There’s a time lapse between the 5th & 6th paragraphs – what happened? Did they get their food? Did they leave out of frustration?

6th paragraph – in the first sentence, “but regardless” is redundant. Get rid of one of them.

“He thanked them… miles away:” the “they discovered he was from Vermont” is too passive; it makes the story less exciting. Make him whisper, yell, exclaim, cry, let slip, something!

However, I LOVE the “approximately two thousand, nine hundred and fifteen miles away.” The contrast between “approximately” and an almost exact location is awesome.

8th paragraph: again, LOVE the number of miles. I ADORE the image given in the last sentence: “the road-trippers… up on his.”

9th paragraph: “stop to think” in the 1st sentence and “had stopped to think” in the 2nd sentence is repetitive.

Love, love, love the last sentence. 

Piece 2:

1st paragraph: In “the windshield wipers… planning mutiny,” the change from 3rd to 1st person is cumbersome. Can you rephrase it so it’s all from the same perspective?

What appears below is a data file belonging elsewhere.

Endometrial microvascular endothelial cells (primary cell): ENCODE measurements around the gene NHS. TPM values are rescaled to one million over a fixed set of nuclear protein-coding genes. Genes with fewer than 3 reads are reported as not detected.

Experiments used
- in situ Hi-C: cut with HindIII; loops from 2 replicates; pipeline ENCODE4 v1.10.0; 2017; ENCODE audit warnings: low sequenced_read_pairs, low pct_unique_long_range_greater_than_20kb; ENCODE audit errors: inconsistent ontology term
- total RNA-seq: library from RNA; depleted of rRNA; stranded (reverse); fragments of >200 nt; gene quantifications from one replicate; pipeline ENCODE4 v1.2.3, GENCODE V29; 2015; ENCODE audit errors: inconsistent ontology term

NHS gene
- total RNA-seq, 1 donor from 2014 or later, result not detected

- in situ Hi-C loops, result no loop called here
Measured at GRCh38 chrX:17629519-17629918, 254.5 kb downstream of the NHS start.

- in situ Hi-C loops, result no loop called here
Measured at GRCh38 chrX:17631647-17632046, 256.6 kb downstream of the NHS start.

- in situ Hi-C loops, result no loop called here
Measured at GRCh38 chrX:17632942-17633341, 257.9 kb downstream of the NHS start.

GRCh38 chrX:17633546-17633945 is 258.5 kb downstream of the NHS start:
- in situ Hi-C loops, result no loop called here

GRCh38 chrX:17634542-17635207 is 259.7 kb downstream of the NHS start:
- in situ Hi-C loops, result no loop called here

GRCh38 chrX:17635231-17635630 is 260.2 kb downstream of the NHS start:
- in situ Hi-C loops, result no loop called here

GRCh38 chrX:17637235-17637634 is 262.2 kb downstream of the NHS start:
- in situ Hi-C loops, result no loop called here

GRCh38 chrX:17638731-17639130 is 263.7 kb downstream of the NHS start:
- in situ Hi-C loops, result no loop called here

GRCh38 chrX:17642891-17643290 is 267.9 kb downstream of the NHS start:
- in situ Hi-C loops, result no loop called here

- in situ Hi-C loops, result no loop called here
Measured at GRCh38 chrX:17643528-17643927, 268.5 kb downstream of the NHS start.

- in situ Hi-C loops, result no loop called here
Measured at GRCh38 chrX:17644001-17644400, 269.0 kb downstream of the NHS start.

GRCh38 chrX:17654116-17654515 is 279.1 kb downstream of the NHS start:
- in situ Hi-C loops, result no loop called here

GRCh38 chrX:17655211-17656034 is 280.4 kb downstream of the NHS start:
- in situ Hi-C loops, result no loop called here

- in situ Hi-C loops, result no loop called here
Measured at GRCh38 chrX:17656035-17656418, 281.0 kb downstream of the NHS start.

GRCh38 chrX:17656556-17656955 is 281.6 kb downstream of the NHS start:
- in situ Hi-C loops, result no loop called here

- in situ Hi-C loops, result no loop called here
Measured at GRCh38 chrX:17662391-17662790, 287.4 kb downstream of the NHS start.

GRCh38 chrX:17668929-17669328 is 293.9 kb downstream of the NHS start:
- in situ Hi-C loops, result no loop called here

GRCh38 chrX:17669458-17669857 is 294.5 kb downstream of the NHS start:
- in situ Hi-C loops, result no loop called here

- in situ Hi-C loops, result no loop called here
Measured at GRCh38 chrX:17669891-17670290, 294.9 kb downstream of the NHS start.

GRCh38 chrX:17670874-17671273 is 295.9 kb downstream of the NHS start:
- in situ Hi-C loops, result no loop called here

Change “even with their” to “despite.”

End the sentence after “I can hard see in front of me.” Period. Capital “Then I notice a sign…”

Make “eventually” more specific – you’ll be there in 2 miles? Five hours?

2nd paragraph: Get rid of “freaking.” Informality conflicts with your voice in the rest of the piece.

Change “posted” to something more vivid – it’s clear, it’s visible, it’s… what?

“To be frank” has no place here. You’re not being brutally honest; you’re just stating facts (slight difference…).

3rd paragraph: I am confused by “because speed tickets are not underrated.” What does that mean?